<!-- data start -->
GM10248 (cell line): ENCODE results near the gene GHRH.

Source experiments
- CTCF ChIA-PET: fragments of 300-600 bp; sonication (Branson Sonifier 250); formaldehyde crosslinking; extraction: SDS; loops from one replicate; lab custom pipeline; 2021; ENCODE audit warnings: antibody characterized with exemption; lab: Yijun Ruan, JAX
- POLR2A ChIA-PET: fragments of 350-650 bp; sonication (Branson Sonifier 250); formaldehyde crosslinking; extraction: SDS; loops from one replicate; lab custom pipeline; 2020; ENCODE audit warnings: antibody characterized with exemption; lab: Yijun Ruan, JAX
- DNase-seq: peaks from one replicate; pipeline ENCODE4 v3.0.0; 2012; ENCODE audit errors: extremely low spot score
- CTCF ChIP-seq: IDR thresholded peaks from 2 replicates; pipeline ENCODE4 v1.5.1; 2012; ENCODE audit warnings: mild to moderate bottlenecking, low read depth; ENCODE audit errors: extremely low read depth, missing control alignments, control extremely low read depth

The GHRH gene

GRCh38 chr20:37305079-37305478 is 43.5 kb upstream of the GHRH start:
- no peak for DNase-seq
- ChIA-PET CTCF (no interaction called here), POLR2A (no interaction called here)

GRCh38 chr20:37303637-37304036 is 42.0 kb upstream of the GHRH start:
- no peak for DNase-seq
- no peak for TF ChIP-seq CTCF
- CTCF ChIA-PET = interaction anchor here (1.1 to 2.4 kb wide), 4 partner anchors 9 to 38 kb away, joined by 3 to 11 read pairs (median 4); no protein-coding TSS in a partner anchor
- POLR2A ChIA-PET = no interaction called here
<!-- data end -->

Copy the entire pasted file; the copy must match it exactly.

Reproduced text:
GM10248 (cell line): ENCODE results near the gene GHRH.

Source experiments
- CTCF ChIA-PET: fragments of 300-600 bp; sonication (Branson Sonifier 250); formaldehyde crosslinking; extraction: SDS; loops from one replicate; lab custom pipeline; 2021; ENCODE audit warnings: antibody characterized with exemption; lab: Yijun Ruan, JAX
- POLR2A ChIA-PET: fragments of 350-650 bp; sonication (Branson Sonifier 250); formaldehyde crosslinking; extraction: SDS; loops from one replicate; lab custom pipeline; 2020; ENCODE audit warnings: antibody characterized with exemption; lab: Yijun Ruan, JAX
- DNase-seq: peaks from one replicate; pipeline ENCODE4 v3.0.0; 2012; ENCODE audit errors: extremely low spot score
- CTCF ChIP-seq: IDR thresholded peaks from 2 replicates; pipeline ENCODE4 v1.5.1; 2012; ENCODE audit warnings: mild to moderate bottlenecking, low read depth; ENCODE audit errors: extremely low read depth, missing control alignments, control extremely low read depth

The GHRH gene

GRCh38 chr20:37305079-37305478 is 43.5 kb upstream of the GHRH start:
- no peak for DNase-seq
- ChIA-PET CTCF (no interaction called here), POLR2A (no interaction called here)

GRCh38 chr20:37303637-37304036 is 42.0 kb upstream of the GHRH start:
- no peak for DNase-seq
- no peak for TF ChIP-seq CTCF
- CTCF ChIA-PET = interaction anchor here (1.1 to 2.4 kb wide), 4 partner anchors 9 to 38 kb away, joined by 3 to 11 read pairs (median 4); no protein-coding TSS in a partner anchor
- POLR2A ChIA-PET = no interaction called here